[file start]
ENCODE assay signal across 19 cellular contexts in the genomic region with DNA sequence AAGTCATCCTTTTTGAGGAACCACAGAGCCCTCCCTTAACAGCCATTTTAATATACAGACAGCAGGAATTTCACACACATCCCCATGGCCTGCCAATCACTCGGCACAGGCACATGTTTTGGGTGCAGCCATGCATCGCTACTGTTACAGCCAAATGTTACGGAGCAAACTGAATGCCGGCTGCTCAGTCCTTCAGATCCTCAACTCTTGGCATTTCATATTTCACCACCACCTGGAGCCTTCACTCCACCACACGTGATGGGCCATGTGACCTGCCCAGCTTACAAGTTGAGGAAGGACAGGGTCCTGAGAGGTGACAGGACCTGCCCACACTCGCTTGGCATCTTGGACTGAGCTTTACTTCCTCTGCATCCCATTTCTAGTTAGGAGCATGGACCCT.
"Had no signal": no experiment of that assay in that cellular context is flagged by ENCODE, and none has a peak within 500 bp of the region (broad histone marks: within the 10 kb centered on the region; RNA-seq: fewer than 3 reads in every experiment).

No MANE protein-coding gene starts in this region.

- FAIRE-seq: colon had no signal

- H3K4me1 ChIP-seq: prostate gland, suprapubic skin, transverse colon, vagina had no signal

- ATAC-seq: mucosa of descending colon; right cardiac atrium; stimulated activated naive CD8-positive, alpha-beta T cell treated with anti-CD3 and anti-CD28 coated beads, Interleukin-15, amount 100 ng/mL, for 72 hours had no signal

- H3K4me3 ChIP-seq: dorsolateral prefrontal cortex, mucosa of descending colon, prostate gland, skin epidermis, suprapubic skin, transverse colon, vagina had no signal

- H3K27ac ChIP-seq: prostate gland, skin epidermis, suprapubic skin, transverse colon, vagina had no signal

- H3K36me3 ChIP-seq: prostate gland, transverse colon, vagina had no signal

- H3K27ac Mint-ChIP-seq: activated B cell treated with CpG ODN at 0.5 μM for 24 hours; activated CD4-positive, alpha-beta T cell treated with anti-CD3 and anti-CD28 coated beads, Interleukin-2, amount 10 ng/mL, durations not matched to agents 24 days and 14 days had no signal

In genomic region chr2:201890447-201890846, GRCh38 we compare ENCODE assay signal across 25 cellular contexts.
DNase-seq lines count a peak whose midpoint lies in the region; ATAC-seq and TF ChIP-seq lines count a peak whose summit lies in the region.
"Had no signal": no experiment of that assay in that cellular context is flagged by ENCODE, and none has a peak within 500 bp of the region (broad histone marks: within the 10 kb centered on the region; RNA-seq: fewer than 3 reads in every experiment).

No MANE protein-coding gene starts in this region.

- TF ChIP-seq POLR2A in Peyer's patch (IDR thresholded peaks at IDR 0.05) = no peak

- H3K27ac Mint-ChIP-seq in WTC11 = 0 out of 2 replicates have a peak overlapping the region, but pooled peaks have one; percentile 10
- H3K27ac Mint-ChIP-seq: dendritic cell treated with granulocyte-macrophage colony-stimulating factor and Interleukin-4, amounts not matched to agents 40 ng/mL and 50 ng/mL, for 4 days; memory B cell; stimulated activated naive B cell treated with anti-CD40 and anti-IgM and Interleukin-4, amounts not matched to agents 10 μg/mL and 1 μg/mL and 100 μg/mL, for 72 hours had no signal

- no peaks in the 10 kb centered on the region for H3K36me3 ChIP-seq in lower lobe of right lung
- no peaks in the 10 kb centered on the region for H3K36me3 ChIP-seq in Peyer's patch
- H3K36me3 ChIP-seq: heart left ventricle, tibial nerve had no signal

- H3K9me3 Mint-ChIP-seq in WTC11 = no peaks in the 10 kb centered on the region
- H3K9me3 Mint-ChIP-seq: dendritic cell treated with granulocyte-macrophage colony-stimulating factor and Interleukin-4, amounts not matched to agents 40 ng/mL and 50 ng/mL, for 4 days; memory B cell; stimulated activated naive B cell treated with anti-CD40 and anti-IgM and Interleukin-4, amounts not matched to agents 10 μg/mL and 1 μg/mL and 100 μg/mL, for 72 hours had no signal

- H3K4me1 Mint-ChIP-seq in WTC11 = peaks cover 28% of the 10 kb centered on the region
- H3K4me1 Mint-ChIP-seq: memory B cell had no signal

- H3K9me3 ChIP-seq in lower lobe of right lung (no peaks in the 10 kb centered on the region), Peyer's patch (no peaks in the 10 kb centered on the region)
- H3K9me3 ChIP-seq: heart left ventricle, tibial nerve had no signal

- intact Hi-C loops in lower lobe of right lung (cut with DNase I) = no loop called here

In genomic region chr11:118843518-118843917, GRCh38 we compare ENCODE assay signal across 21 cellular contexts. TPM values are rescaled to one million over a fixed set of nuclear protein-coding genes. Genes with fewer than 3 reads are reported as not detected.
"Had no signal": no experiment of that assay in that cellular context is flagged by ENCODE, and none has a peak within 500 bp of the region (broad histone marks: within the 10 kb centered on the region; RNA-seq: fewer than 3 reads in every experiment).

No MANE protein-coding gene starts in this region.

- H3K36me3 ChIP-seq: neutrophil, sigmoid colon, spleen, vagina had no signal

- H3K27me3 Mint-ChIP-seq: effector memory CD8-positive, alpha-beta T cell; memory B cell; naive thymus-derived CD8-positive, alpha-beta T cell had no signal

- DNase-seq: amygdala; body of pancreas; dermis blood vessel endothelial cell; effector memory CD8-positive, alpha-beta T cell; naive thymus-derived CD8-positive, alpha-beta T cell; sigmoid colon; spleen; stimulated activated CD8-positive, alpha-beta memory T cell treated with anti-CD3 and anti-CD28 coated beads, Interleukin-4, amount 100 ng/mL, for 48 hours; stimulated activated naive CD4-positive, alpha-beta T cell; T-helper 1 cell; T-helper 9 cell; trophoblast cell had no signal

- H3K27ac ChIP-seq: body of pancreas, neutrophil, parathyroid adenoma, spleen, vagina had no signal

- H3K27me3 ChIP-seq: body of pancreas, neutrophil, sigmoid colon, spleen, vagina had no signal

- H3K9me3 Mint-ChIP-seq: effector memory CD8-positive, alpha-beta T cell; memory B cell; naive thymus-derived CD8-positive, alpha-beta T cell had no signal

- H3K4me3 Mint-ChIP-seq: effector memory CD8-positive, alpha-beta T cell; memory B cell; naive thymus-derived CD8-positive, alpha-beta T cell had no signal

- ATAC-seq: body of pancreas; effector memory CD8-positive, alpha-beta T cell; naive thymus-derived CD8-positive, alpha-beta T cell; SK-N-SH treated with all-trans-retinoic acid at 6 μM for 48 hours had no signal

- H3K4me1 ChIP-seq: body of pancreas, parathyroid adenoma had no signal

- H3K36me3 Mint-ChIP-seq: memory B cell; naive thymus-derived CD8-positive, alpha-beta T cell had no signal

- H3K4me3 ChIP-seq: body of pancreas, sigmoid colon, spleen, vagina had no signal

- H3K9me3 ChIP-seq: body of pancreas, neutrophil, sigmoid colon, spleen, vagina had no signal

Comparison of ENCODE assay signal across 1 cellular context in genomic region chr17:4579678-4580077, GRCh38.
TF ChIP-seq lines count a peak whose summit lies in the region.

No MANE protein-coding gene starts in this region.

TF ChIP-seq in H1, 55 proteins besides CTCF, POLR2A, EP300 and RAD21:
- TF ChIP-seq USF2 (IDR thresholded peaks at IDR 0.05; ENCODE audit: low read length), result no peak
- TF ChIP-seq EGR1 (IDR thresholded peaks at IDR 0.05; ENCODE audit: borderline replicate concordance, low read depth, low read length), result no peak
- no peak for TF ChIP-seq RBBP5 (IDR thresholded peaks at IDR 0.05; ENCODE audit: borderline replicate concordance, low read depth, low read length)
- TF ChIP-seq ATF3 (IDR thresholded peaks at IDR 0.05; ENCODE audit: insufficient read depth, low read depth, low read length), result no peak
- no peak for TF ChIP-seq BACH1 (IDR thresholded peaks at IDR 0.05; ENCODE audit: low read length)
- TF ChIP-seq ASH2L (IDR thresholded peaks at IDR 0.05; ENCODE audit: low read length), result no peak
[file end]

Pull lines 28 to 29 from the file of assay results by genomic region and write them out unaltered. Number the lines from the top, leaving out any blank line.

In genomic region chr11:118843518-118843917, GRCh38 we compare ENCODE assay signal across 21 cellular contexts. TPM values are rescaled to one million over a fixed set of nuclear protein-coding genes. Genes with fewer than 3 reads are reported as not detected.
"Had no signal": no experiment of that assay in that cellular context is flagged by ENCODE, and none has a peak within 500 bp of the region (broad histone marks: within the 10 kb centered on the region; RNA-seq: fewer than 3 reads in every experiment).